Jon Heyman yesterday: “Strasburg’s agent Scott Boras is said to be using Matsuzaka’s $52 million bonus as the baseline. That doesn’t mean they wouldn’t come off that number.”
At $15.1 million, I’d say they came off that number quite a bit. After months of having that $50 million number tossed around so casually, it’s kinda surprising that Strasburg ended up signing so far below his reported demands. A lot of other people are noticing that too and are thus calling this a big win for the Nats.
But then you have to remember two things. First, you have to remember that this deal is some 50% larger than the previous record, which was Mark Prior’s. Second, you have to remember that Boras has long been the type of guy who couldn’t be bothered with perception and P.R. and all of that — he just wants to get the money. Tell me: if someone told you that they were going to get you 50% more dough than anyone in your position ever got, wouldn’t you think you hit the jackpot? If you were told that you had to pay $50 for something and in the end, only had to pay $15, wouldn’t you think you got a bargain?
The net result of this is that if you followed the blow-by-blow of it all, it looks like Boras got his head handed to him. If you look at just the numbers, however, it was a great victory for team Boras. He created high expectations, by doing so ended up making his client a boatload of money and, like any good con man, made his mark — the Nats — happy to fork over the dough.
I have a good friend who often notes that It’s About the Money. I tend to believe him when he says that, and in light of it, I have to declare Scott Boras the victor here.
Update (11:09 PM EDT):
From unlucky to lucky, the Cardinals maintained their position in the National League Wild Card race with walk-off victory over the Reds on Thursday night.
The Cardinals went into the top of the ninth with a 3-2 lead over the Reds, but saw the game tied when Scott Schebler dribbled a two-strike, two out ground ball down the third base line. It seemed as if the baseball gods had turned their backs on the Cardinals.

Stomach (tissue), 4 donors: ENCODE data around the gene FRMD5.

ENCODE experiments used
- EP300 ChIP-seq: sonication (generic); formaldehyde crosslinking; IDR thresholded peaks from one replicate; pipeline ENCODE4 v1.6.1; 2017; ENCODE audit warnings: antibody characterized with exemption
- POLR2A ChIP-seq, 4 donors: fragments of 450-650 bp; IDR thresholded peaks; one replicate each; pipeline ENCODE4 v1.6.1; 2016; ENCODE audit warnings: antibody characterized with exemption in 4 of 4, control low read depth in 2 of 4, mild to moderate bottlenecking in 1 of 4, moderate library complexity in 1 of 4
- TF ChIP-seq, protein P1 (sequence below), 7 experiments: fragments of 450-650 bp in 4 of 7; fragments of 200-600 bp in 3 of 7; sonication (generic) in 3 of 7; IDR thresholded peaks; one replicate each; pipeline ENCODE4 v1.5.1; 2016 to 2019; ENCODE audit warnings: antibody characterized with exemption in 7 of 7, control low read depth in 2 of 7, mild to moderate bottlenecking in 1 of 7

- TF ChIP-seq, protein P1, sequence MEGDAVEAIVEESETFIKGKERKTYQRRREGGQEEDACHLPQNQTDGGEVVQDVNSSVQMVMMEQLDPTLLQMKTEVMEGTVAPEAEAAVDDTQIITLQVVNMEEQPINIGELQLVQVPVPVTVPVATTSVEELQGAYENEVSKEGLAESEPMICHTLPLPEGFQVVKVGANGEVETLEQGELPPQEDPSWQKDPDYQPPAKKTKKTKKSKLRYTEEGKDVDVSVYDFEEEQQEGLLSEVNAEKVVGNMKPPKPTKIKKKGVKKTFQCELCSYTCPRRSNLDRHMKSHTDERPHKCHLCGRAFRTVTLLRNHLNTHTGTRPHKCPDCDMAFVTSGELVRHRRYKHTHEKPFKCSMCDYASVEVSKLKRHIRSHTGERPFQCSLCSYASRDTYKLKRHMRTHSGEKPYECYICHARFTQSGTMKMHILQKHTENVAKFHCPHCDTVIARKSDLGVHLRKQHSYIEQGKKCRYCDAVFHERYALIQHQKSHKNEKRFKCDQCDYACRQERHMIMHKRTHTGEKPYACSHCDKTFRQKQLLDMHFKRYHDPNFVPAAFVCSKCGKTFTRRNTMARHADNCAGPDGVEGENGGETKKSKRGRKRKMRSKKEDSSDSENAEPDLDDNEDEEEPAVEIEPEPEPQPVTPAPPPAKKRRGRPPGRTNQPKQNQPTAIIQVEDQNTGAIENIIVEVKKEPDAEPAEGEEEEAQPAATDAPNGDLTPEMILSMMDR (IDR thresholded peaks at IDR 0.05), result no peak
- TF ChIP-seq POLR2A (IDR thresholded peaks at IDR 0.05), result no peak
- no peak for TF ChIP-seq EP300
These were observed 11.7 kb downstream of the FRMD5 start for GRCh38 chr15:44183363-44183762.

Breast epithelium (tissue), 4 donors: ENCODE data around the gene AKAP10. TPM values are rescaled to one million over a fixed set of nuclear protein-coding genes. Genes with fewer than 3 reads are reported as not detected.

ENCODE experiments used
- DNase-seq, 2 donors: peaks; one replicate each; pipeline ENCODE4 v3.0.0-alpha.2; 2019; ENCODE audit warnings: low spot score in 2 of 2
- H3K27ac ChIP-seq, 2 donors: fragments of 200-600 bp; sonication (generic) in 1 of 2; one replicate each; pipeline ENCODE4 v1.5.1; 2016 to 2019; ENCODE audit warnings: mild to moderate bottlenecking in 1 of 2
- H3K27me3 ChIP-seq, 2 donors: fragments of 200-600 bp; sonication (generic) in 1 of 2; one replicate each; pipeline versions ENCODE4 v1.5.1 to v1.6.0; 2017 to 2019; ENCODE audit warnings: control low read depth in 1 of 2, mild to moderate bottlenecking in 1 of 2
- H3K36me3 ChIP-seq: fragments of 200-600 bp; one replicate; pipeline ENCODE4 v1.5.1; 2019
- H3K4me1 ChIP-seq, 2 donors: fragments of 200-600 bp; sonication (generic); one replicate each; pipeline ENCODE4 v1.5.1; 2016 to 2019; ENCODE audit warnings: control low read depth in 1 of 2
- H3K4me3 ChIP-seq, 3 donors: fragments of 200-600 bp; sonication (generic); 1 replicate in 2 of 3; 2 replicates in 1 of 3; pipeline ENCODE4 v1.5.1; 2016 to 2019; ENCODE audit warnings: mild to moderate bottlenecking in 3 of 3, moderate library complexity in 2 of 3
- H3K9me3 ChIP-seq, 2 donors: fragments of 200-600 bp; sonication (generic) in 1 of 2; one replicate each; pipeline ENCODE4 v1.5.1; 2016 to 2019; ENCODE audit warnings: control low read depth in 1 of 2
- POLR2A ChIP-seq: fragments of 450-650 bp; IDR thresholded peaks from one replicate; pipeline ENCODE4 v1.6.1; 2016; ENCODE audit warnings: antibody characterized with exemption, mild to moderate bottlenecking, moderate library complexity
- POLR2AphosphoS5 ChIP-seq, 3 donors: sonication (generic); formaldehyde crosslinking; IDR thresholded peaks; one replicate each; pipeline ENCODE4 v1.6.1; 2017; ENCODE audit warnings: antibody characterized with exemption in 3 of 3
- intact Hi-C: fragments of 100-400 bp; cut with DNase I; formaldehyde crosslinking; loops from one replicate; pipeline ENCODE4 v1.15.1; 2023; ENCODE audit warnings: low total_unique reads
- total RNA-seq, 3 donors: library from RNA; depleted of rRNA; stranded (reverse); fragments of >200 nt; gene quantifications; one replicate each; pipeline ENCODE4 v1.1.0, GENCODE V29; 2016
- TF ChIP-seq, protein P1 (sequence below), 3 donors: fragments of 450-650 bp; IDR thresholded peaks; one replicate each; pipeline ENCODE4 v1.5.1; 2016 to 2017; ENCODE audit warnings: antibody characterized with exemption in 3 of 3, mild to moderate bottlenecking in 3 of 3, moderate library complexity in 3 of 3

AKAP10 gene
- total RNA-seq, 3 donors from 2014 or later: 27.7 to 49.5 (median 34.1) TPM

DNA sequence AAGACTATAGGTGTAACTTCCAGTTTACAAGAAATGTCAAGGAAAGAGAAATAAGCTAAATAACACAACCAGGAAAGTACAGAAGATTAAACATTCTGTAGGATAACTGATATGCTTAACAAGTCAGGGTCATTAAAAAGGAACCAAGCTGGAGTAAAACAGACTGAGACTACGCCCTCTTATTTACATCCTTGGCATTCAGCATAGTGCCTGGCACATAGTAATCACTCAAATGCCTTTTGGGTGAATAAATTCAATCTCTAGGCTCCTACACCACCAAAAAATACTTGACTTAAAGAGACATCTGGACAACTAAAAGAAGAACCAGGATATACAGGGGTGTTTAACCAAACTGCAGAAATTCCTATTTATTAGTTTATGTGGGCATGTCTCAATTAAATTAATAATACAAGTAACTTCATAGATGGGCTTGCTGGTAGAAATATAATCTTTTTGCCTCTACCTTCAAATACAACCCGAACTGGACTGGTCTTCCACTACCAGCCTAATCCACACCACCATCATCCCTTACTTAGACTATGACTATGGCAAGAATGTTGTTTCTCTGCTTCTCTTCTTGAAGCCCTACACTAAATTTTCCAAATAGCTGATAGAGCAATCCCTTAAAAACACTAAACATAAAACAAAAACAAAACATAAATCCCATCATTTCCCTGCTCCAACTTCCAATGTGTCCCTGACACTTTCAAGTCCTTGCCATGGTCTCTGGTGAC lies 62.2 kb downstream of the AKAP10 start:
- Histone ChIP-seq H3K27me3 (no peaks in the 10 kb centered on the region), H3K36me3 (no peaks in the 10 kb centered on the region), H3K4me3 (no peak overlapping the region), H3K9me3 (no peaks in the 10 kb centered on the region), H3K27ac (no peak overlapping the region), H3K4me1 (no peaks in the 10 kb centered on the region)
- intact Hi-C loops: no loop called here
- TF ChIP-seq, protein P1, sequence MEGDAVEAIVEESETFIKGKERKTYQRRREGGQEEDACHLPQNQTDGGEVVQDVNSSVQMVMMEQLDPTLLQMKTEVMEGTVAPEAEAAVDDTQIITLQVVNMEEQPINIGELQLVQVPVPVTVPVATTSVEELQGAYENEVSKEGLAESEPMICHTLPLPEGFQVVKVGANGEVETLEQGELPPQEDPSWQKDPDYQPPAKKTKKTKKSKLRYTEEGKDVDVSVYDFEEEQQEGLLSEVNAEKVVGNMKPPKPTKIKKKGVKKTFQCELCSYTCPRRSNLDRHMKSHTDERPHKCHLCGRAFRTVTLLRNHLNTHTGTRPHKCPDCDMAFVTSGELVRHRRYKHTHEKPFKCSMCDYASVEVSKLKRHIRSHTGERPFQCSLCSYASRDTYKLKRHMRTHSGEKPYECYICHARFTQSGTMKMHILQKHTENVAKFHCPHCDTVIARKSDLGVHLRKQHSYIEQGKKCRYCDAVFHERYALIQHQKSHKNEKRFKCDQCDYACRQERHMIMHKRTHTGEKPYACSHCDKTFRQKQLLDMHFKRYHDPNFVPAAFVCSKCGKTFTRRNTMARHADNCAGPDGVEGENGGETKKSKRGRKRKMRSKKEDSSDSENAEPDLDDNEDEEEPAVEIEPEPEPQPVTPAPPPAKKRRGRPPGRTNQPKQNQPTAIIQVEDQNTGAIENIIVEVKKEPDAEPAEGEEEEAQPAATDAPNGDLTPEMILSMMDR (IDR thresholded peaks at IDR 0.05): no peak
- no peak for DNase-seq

In the bottom of the ninth against reliever Blake Wood, Matt Carpenter drew a one-out walk. Randal Grichuk then struck out, leaving all of the Cardinals’ hopes on Yadier Molina. Molina went ahead 2-0 in the count, then ripped a 95 MPH fastball to left field. The ball bounced high and over the left field fence for what seemed like an obvious ground-rule double. Carpenter motored around third base and scored the winning run.
The Cardinals poured onto the field in celebration and the umpires walked off the field. Manager Bryan Price wanted to have the play reviewed, but when he went onto the field, the umpires were nowhere to be found. Price chased after them but to no avail. As the Cardinals left the field and the stadium emptied, the Reds remained in the dugout. The Reds’ relievers were left in a bit of purgatory, standing aimlessly in left field after exiting the bullpen. Finally, the game was announced as complete over the P.A. system at Busch Stadium. The results are great if you’re a Cardinals fan, but terrible if you’re a Mets or Giants fan.
As Jon Morosi points out, the rules clearly state that the signage above the fence in left field is out of the field of play. The umpires got it wrong.
Price, however, also took too long to speak to the umpires. Per Derrick Goold of the St. Louis Post-Dispatch:
If this happened between two teams playing a meaningless game, it would’ve been a lot easier to swallow, but Thursday’s Reds-Cardinals game had implications on not only the Cardinals’ future, but the Mets’ and Giants’ as well.
Braves first baseman Freddie Freeman went 0-for-4 during Thursday’s win against the Phillies, snapping his hitting streak at 30 games. It marked the longest hitting streak of the 2016 season. Freeman’s streak of 46 consecutive games reaching base safely ended as well.
The longest hitting streak in Atlanta Braves history belongs to Dan Uggla, who hit in 33 consecutive games in 2011. Tommy Holmes hit in 37 straight for the Boston Braves in 1945.
During his hitting streak, Freeman hit .384/.485/.670 with 11 doubles, seven home runs, 27 RBI, and 26 runs scored in 136 plate appearances. That padded what were already very strong numbers on the season. After Thursday’s game, Freeman is overall batting .306/.404/.572 with 33 home runs, 88 RBI< and 101 runs scored in 677 plate appearances.